Asian Stocks Soar, Dollar Falters on Slow-Motion Fed

People walk by an electronic stock board of a securities firm in Tokyo, Friday, July 15, 2016. Asian shares were higher Friday after China reported steady economic growth in the second quarter of the year. Stocks also tracked a bullish session overnight on Wall Street, as strong earnings reports pushed the Dow Jones industrial average and S&P to fresh record highs. (AP Photo/Koji Sasahara)
People walk by an electronic stock board of a securities firm in Tokyo. (AP Photo/Koji Sasahara)

Asian stocks rallied on Thursday, taking their cue from Wall Street, after the Federal Reserve left U.S. interest rates unchanged and slowed the pace of future hikes, knocking the dollar and lifting commodity prices.

European markets are likely to follow suit, with financial spreadbetters predicting Britain’s FTSE 100 will open up as much as 0.6 percent, and Germany’s DAX and France’s CAC 40 will start the day about 0.8 percent higher.

MSCI’s broadest index of Asia-Pacific shares outside Japan extended gains to 1.2 percent in its sixth straight session of increases, just 0.9 percent shy of its one-year high touched earlier this month.

China’s CSI 300 index jumped 0.9 percent, and the Shanghai Composite moved up 0.7 percent. Hong Kong’s Hang Seng climbed 0.4 percent.

Asia’s strong gains follow surges of 1.1 percent for the S&P 500, 0.9 percent for the Dow Jones industrial average and 1.3 percent for the Nasdaq Composite, which closed at a record high.

“The market got what it expected/wanted,” said Daniel Morris, senior investment strategist at BNP Paribas Investment Partners in London. “Another dose of central bank support for markets following the Bank of Japan meeting.”

While Tokyo is on holiday on Thursday, stocks closed up 1.9 percent on Wednesday after the BOJ’s shift to targeting a positive yield curve, a move that was considered bullish for banks, insurers and pension funds.

But “Japan equities may lag as the bank relief rally runs its course and the yen is strengthening,” BNP Paribas’s Morris said. “Japan needed a Fed hike in order to push the yen down.”

The Fed did signal it could hike rates by year-end as the labor market improved further, but cut the number of rate increases expected in 2017 and 2018. It also reduced its longer-run interest rate forecast to 2.9 percent from 3 percent.

That left investors feeling any tightening would be glacial at best. Market pricing for a December move rose only a fraction to 59.3 percent, from 59.2 percent, according to CME Group’s FedWatch tool.

Richard Franulovich, an analyst at Westpac, noted that back in June the median dot plot showed five hikes to end-2017. Now it is down to just three.

“We do not feel that the dollar has the wherewithal to make a more concerted run higher in the next few weeks,” he added. “The FOMC is unlikely to deliver anything more than a very ‘dovish’ December hike.”

The dollar rose as high as 102.755 yen after the BOJ’s announcement on Thursday, but the yen took back its lost ground after the BOJ’s announcement left some unimpressed and following the Fed’s less-hawkish statement.

“Fundamentally, [the BOJ decision] did not amount to an easing of monetary policy, but merely offers policy tweaks at the margin and a strengthening of forward guidance,” said Frederic Neumann, co-head of economic research at HSBC in Hong Kong.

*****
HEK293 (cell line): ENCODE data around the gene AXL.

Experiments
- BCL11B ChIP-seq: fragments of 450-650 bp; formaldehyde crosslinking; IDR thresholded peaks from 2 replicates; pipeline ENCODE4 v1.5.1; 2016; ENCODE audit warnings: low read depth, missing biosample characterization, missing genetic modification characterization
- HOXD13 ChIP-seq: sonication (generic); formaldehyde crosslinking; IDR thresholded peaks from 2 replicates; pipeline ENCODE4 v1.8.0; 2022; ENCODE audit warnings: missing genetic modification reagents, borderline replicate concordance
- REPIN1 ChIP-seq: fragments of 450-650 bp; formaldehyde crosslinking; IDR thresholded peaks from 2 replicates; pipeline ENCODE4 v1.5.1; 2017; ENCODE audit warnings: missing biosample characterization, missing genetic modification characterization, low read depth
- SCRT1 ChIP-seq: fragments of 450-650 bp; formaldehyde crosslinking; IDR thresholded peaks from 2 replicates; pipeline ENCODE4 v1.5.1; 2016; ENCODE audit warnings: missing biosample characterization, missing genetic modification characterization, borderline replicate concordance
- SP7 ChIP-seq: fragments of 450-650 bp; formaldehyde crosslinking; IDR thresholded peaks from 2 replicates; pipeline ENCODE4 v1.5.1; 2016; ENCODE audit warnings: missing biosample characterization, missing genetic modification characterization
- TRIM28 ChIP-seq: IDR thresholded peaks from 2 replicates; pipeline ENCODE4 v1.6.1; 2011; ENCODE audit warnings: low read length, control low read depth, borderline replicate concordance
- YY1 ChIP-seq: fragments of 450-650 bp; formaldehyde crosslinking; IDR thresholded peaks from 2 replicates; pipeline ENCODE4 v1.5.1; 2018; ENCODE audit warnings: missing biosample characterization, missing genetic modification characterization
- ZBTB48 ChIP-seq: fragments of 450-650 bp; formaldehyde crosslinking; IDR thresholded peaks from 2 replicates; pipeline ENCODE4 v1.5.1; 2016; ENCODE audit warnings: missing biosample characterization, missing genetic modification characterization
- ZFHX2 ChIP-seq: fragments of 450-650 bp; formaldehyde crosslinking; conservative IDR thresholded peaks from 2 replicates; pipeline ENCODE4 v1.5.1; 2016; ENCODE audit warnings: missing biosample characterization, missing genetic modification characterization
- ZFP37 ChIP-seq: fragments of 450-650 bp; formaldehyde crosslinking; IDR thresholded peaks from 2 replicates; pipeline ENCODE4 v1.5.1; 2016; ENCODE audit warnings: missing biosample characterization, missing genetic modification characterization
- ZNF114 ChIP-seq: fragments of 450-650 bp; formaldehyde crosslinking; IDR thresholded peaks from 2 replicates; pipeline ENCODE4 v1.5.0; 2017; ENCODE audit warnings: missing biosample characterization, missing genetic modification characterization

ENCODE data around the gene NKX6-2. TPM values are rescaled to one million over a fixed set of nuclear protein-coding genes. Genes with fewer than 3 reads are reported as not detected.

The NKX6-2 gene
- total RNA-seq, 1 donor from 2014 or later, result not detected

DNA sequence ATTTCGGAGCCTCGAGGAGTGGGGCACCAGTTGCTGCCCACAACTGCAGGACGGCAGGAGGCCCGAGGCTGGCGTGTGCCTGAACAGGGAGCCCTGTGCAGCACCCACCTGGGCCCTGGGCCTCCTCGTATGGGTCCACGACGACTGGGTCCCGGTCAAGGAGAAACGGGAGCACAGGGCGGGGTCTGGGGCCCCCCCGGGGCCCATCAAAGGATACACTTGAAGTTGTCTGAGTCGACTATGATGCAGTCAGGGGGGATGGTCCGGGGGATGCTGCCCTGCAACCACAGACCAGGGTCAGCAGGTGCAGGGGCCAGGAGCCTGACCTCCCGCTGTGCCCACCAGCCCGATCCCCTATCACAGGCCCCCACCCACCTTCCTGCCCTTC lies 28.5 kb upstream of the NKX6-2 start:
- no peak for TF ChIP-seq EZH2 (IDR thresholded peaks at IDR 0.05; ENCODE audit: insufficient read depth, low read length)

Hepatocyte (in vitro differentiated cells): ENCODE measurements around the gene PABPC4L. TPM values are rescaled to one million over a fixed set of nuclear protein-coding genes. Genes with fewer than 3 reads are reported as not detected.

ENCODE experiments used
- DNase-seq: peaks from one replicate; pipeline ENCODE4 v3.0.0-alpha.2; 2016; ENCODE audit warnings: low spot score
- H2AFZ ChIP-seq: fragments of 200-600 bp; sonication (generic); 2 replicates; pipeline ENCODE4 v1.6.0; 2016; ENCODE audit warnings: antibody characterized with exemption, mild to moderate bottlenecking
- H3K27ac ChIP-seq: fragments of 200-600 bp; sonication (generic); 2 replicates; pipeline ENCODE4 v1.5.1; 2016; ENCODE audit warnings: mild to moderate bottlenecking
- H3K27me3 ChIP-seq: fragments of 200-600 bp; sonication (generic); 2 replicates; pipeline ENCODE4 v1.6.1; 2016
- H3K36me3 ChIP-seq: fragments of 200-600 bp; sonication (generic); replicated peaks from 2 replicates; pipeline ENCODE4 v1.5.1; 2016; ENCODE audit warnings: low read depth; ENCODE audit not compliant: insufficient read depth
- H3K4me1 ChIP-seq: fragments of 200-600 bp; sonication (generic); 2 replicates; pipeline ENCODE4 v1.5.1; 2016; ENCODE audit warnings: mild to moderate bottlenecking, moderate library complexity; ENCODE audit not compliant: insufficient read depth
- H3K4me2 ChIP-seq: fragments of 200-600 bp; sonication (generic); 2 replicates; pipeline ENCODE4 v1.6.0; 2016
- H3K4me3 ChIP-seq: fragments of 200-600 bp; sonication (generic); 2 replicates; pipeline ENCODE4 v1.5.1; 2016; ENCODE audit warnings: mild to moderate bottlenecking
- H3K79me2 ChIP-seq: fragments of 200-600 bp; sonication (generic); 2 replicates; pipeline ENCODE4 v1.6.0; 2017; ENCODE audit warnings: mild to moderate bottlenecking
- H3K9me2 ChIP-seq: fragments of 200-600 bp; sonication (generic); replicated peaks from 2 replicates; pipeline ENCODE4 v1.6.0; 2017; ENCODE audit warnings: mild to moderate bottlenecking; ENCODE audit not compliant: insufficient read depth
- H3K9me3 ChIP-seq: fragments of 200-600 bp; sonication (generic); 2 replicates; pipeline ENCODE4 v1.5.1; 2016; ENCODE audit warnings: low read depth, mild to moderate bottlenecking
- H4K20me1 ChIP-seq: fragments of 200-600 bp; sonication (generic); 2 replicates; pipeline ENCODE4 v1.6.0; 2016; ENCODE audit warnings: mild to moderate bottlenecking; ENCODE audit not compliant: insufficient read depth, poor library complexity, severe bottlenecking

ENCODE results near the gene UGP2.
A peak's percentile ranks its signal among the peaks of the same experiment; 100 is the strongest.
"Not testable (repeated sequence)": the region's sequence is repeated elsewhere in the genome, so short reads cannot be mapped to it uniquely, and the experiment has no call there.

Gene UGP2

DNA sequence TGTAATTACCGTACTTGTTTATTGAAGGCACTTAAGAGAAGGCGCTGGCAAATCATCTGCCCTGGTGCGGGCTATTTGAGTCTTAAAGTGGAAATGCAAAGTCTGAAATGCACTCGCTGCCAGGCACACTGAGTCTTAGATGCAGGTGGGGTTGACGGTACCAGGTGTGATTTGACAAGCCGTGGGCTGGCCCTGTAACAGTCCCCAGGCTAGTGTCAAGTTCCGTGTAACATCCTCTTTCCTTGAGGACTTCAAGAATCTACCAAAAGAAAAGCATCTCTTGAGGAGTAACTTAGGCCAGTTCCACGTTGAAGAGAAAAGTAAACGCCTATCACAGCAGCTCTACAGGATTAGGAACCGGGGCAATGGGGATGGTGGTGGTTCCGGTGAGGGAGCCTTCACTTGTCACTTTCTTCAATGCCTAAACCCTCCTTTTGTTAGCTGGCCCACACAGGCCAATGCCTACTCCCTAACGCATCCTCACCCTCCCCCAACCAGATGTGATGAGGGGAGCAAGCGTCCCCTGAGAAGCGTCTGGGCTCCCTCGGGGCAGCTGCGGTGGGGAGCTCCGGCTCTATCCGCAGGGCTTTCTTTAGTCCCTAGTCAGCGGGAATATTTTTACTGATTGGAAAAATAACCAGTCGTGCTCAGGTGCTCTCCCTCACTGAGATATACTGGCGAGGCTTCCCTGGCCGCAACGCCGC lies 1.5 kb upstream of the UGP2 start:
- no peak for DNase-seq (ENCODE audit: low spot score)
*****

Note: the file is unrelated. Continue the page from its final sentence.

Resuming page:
“The BOJ now essentially promises to purchase JGBs for even longer, until inflation exceeds, and not merely meets, its 2 percent inflation target.”

The greenback slipped 0.1 percent to 100.25 yen, having already weakened 1.4 percent on Wednesday to touch a 3-½-week low of 100.34.

The dollar index, which tracks the greenback against a basket of six major peers, slipped 0.3 percent to $95.386. It touched a six-week high of 96.333 on Wednesday, before ending the day down 0.4 percent from its previous close.

The euro rose 0.2 percent to $1.1204, after gaining 0.3 percent on Wednesday.

Another central bank struggling with too-low inflation is the Reserve Bank of New Zealand, which held rates steady on Thursday but renewed a pledge to cut again even as much of the domestic economy grows briskly.

The RBNZ’s blunt statement that further easing would be needed knocked the local dollar down 0.2 percent to $0.7334 , but the market has found it hard to sell a currency that still offers an overnight interest rate of 2 percent.

The Australian dollar edged up 0.25 percent to an almost two-week high of $0.7641 after Reserve Bank of Australia Governor Philip Lowe said interest rate cuts and a weaker currency are helping the economy, and that it was “not particularly useful” to keep cutting rates in the hope that it will eventually lift growth.

In commodity markets, gold traded down 0.3 percent at $1,332.63 an ounce, having climbed 1.7 percent as the U.S. dollar declined on Wednesday.

Oil prices added as much as 3 percent on Wednesday after a third surprise weekly drop in U.S. crude stockpiles boosted the demand outlook in the world’s largest oil consumer.

Another supportive factor was an oil workers’ strike in Norway, which threatened to cut North Sea crude output.

U.S. crude (WTI) futures advanced 0.9 percent to $45.75 after soaring 2.9 percent on Wednesday. Brent crude futures rose 0.8 percent to $47.21, adding to gains of 2 percent on Wednesday.

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